resources for students

Interested in research? Not sure if it's what you want to do? I encourage any undergraduate students who are considering research in psychology to reach out to faculty, researchers, or graduate students to talk to them about it.

How to talk to people?

I've put together some guidelines for communicating with folks in academia.
Before you reach out to people, please look over these tips on communicating professionally.
And here is a guide if you want to ask someone for a letter of recommendation.

Some good ways to get involved:

Research assistant

Contact a research lab and volunteer as a research assistant. Participating in a lab is a great way to get a feel for whether research is right for you. By volunteering in a lab, you can learn about the scientific process, help out with experiments and data collection, and much more. Here's a listing of the faculty at UC Santa Cruz and the faculty at UC San Diego.

NSF REU program

The National Science Foundation funds undergraduate students to travel to and participate in research programs all over the nation. If you're considering graduate school in psychology, I highly recommend participating in an REU program at least once. Here is their website:

Summer programs and internships

NSF REU is great, but some other institutions may offer summer research programs or internships as well. The American Psychological Association has gathered a couple useful links here:

SROP opportunities

A partnership between several top research institutions provides an expenses-paid, plus stipend, summer research opportunity matching you and a potential mentor based on your research interests. Provides a gateway to graduate education for undergraduates.

Pathways to Science database

The Pathways to Science database might be useful. It allows you to filter your search based on e.g. type of opportunity, field of interest, year in school.

Post-baccalaureate jobs and internships

If you are a recent graduate or graduating soon, you might be interested in full-time or part-time research employment opportunities. This can be a good way to build up experience if you are not ready to apply for graduate school yet. Some databases with current job openings are maintained here, here, here, and here.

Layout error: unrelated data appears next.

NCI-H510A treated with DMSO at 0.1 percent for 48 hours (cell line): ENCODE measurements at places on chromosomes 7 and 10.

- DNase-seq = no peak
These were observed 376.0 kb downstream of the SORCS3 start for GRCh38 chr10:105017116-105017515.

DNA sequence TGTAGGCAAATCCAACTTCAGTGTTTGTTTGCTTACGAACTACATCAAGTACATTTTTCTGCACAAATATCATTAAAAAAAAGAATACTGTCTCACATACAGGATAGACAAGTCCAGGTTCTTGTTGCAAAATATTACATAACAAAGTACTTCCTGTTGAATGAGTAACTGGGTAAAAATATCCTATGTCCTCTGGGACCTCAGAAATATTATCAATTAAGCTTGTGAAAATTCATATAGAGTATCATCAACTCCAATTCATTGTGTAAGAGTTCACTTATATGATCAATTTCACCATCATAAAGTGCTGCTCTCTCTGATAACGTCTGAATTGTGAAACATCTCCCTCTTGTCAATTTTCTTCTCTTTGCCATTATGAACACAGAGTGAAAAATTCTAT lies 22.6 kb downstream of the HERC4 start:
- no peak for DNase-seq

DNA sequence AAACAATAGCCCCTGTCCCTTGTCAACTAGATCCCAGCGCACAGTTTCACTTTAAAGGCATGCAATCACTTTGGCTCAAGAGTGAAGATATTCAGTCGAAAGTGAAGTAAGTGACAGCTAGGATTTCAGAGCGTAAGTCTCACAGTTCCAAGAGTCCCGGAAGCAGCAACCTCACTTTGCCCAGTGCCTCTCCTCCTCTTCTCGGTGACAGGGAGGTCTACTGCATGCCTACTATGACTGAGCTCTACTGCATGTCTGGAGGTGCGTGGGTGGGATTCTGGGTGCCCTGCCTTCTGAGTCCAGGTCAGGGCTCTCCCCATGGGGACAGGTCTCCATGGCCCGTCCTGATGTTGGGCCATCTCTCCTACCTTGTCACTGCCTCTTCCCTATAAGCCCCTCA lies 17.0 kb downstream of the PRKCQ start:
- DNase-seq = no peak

Also, here is a website with additional information about psychology research opportunities.

For graduate school and beyond:

Applying for graduate school?

If you want to pursue a PhD in psychology, there are a few things you will want to prepare. You want to have research experience (this page is a good starting point!), plan a list of schools you want to apply to (here's an example spreadsheet), identify and contact potential faculty advisors with whom you hope to work (some advice on this here and here), and take the GRE (here is some advice to get started).

Interested in clinical programs and career paths? Check out this guide on clinical psychology from Dr. Mitch Prinstein.

Fellowships and funding opportunities

If you're about to apply for graduate school or you're in the early stages of a graduate program, there are several funding opportunities you should consider applying for. For example, check out the NSF GRFP, Ford Foundation, NDSEG, SMART, AAUW (for women), PD Soros (for New Americans), and Hispanic Scholarship Fund. Here's a list of fellowship opportunities maintained by UC Santa Cruz, and here's another bigger list of graduate funding opportunities.

Writing and authorship

Academia involves a LOT of writing. Here is a chapter about how to write a lot, and here are some tips for writing well. Here are guidelines from APA about determining authorship, and here is a document with advice for graduate students about authorship.

Example materials

Applying for a program or drafting materials like essays and a CV can seem pretty intimidating at first, especially without knowing the details of what it is like. I hope sharing some concrete examples from my past materials can help make the process more approachable.

Here are my application essays for the 2014 NSF REU program at University of Cincinnati
Here is my fall 2014 application for the psychology graduate program at UC Santa Cruz
Below are drafts of my CV from my fourth year as an undergraduate (2014) to my fifth year as a PhD student (2019):









Finally, I'm always available as a resource for students who are curious about research.

Feel free to send me an email and we can arrange a time to meet and talk more about your specific interests and potential plans.